It is doubtful, however, how far familiarity with the nudities of passion will go towards setting the world straight. A study so clever as Manon Lescaut has not done much to check the movement towards feminine suffrage. We doubt, then, whether any number of rhapsodies like 'Charmides' will serve a purpose such as Mr. Wilde seems to desire when he sighs for a return of Milton.

Turning to the execution of the poems, there is something to admire. Mr. Wilde has a keen perception of certain aspects of natural beauty. Single lines might be extracted which convey striking and accurate pictures. The worst faults are artificiality and insincerity, and an extravagant accentuation of whatever in modern verse most closely approaches the estilo culto of the sixteenth century. Imitation of previous writers goes far enough seriously to damage the claim to originality, and the workmanship is slovenly in the sense that those half rhymes which in pre-Tennysonian days were tolerated in the writings of the best poets are employed with a freedom that deprives the task of writing verse of the greater portion of its difficulty. A single page affords instances not only of such rhymes as "Thessaly" and "virginity" and "armoury" and "poesy," but of such altogether unpardonable attempts to force a rhyme as "worshipper" and "conqueror". "Sicily" and "unconsciously," and "sovereignty" and "eternity," are weak and unsatisfactory, in fact rhymes of this description abound. In dealing, meanwhile, with imitation we pass over the use, in two consecutive lines, of such epithets directly taken from Milton as "swinked" shephered and "wattled" sheep-"cotes." Does Mr. Wilde suppose he could ever have written the verses in 'Ave Imperatrix' commencing, —

But the sad dove, that sits alone
   In England — she hath no delight.

In vain the laughing girl will lean
   To greet her love with love-lit eyes:
Down in some treacherous black ravine,
   Clutching his flag, the dead boy lies, —

if the Laureate had not given us the noble picture in 'In Memoriam,'

Oh somewhere, meek, unconscious dove, &c.?

The sonnet on the 'Massacre of the Christians in Bulgaria' reflects Milton's sonnet on the 'Massacres in Piedmont.' The 'Garden of Eros' recalls at times Mr. Swinburne — at times Alexander Smith. In the descriptions of flowers which occur in the poem last named there is direct and reiterated imitation of Shakspeare.

                      Some violets lie
That will not look the gold sun in the face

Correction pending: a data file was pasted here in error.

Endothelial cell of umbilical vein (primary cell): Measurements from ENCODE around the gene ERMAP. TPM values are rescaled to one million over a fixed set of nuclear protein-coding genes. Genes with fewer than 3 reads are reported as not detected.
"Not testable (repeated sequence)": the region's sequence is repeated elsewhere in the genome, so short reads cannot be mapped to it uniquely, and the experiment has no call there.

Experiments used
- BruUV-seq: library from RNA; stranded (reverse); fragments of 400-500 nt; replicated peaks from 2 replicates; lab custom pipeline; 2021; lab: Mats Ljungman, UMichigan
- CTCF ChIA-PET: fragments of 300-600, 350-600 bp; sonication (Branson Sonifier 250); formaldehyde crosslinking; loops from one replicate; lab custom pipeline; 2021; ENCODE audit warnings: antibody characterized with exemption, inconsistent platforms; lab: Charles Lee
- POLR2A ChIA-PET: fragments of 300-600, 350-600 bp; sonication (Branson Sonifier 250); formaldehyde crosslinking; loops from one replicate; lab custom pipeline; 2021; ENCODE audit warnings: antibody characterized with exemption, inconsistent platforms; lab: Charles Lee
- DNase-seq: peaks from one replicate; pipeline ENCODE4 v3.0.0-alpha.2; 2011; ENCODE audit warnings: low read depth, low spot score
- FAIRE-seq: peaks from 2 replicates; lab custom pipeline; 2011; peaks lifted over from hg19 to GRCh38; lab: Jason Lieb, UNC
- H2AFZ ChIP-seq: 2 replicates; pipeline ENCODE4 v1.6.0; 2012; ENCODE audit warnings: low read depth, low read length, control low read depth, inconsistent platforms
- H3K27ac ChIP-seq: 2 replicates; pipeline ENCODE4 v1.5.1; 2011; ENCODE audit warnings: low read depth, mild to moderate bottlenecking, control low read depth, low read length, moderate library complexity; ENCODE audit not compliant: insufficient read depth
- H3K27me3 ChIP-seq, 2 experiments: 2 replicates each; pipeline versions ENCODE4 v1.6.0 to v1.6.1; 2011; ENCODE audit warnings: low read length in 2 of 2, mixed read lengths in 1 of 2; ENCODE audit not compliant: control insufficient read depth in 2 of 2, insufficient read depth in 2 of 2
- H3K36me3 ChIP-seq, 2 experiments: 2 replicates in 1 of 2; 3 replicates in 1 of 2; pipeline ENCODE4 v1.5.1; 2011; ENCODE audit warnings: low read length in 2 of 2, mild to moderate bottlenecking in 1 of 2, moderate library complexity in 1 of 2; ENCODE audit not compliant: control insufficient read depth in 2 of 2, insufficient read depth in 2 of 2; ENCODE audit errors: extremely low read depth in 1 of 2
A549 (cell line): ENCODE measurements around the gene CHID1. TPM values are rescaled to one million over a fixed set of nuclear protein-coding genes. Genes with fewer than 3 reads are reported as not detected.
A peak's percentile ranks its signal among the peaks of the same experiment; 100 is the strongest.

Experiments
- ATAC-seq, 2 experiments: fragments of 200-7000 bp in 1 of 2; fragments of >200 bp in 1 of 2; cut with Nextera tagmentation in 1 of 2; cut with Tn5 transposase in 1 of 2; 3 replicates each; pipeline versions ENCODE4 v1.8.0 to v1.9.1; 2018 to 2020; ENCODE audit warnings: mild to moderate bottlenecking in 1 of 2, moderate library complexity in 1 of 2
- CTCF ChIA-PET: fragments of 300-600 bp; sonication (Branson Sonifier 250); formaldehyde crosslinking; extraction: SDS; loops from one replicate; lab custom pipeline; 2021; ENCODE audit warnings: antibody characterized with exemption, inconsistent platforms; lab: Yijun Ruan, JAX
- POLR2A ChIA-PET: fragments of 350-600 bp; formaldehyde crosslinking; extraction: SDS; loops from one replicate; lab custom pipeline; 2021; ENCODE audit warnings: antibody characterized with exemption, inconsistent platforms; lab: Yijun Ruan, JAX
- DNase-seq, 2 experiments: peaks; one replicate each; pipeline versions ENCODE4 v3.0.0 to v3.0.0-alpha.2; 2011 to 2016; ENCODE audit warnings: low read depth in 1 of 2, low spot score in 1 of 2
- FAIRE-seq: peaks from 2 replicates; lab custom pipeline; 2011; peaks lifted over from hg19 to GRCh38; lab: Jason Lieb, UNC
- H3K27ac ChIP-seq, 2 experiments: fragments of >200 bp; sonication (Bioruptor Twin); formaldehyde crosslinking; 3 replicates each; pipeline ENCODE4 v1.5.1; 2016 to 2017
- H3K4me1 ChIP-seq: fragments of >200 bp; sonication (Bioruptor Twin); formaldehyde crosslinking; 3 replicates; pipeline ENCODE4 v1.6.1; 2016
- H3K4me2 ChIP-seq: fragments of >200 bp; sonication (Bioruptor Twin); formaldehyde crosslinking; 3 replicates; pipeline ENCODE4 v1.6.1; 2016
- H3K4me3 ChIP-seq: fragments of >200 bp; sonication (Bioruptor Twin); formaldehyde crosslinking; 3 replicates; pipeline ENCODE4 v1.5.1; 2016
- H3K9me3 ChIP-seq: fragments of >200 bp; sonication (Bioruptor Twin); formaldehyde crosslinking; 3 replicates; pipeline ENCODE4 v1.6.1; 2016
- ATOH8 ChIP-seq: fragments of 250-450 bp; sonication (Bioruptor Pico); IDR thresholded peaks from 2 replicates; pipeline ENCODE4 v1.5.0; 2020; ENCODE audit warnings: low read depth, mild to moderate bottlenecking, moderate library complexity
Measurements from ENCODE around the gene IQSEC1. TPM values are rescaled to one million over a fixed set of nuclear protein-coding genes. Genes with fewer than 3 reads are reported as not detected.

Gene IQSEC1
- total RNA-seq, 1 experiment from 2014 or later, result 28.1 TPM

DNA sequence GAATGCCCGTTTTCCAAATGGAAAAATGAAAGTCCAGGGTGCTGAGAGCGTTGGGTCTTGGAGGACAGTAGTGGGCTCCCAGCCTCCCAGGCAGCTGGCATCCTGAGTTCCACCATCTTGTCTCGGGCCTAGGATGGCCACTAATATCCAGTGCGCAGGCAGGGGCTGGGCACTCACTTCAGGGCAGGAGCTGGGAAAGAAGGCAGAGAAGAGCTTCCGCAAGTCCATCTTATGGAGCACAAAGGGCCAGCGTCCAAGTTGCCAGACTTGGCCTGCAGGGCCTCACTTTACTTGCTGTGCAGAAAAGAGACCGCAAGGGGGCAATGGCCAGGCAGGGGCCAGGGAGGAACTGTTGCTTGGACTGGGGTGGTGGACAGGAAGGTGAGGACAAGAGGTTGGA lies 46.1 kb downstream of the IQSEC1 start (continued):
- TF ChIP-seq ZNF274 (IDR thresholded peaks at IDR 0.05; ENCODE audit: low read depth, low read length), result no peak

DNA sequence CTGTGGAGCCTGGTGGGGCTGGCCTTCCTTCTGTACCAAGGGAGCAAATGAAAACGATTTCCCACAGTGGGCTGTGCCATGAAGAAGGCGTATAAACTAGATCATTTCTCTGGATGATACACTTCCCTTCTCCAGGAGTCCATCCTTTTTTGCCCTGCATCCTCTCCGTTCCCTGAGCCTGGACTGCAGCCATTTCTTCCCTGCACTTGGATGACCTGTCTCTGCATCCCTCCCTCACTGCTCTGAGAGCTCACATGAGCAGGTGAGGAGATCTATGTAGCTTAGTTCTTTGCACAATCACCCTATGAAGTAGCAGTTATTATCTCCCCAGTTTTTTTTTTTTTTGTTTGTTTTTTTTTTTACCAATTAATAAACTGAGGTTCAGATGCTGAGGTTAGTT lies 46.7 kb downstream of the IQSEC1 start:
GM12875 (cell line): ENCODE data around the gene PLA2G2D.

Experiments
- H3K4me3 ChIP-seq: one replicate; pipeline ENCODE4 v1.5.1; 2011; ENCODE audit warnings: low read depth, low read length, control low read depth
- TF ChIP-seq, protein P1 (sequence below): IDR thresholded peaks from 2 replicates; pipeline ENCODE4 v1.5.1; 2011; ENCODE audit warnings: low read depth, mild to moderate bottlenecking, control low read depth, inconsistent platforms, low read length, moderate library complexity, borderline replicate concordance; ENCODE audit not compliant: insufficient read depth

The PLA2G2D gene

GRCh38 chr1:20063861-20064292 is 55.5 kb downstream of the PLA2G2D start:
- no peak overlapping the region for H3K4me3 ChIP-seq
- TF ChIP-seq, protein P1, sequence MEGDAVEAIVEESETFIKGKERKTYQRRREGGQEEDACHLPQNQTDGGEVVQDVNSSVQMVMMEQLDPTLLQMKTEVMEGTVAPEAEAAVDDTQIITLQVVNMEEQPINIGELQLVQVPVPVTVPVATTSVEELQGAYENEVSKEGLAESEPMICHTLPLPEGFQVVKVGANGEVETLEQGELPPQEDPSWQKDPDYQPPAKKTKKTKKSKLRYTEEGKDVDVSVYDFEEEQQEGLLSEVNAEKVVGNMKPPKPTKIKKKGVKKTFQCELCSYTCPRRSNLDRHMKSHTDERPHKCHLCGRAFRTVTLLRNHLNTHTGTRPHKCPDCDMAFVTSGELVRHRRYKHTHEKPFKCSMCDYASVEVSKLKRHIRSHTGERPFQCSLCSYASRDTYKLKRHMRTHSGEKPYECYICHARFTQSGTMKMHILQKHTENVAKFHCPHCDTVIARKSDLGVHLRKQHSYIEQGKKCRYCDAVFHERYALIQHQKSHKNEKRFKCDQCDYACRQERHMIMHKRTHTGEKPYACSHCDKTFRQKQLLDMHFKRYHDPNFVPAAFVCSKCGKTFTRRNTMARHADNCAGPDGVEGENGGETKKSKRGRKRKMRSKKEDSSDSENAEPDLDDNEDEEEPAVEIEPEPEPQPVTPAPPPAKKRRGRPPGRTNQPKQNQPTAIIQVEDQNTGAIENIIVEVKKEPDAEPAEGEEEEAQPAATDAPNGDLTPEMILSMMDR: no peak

For fear of too much splendour

reminds one of the

                      Pale primroses
That die unmarried, ere they can behold
Bright Phœbus in his strength.

Mr. Wilde's

     Budding marjoram which but to kiss
Would sweeten Cytheræa's lips,

and his

Whiter than Juno's throat,

bring back the

                            Violets, dim,
But sweeter than the lids of Juno's eyes
Or Cytherea's breath;

and the "rustling bluebells" — "rustling bluebells" "is a vile phrase" — that come

Almost before the blackbird finds a mate
And overstay the swallow,

are but the daffodils

That come before the swallow dares.

Traces of this kind of imitation abound, and there is scarcely a poet of high mark in the present century whose influence is not perceptible.

What, however, impresses most unfavourably the reader is the over-indulgence in metaphor, in affected neologisms, and in conceits behind which sense and reason are obscured. Gradually during recent years this style has grown upon us, until the poetic literature of the latter half of the nineteenth century seems likely to be classed with that produced by Lyly and the Euphuists. Of whatever is most vicious in a style which grows out of a misunderstanding worship of Keats, Mr. Wilde supplies abundant illustrations, and the whole is as inflated and insincere as it can well be. Work of this nature has no element of endurance, and Mr. Wilde's poems, in spite of some grace and beauty, as we [104] have said, will, when their temporary notoriety is exhausted, find a place on the shelves of those only who hunt after the curious in literature. They may perhaps serve as an illustration in some chapter on the revival in the nineteenth century of the Gongorism of the sixteenth.





Erstdruck und Druckvorlage

The Athenaeum.
Journal of Literature, Science, the Fine Arts, Music, and the Drama.
Nr. 2804, 1881, 23. Juli, S. 103-104.


Die Textwiedergabe erfolgt nach dem ersten Druck (Editionsrichtlinien).

The Athenaeum   online
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Literatur: anonym

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Literatur: The Athenaeum

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Lyriktheorie » R. Brandmeyer